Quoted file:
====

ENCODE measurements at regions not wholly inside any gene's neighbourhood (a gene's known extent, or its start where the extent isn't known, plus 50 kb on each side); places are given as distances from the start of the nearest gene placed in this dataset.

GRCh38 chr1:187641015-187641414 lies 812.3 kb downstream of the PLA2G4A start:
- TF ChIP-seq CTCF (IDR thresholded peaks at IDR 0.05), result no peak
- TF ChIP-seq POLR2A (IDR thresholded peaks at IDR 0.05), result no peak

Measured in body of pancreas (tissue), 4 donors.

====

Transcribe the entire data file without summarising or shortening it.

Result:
ENCODE measurements at regions not wholly inside any gene's neighbourhood (a gene's known extent, or its start where the extent isn't known, plus 50 kb on each side); places are given as distances from the start of the nearest gene placed in this dataset.

GRCh38 chr1:187641015-187641414 lies 812.3 kb downstream of the PLA2G4A start:
- TF ChIP-seq CTCF (IDR thresholded peaks at IDR 0.05), result no peak
- TF ChIP-seq POLR2A (IDR thresholded peaks at IDR 0.05), result no peak

Measured in body of pancreas (tissue), 4 donors.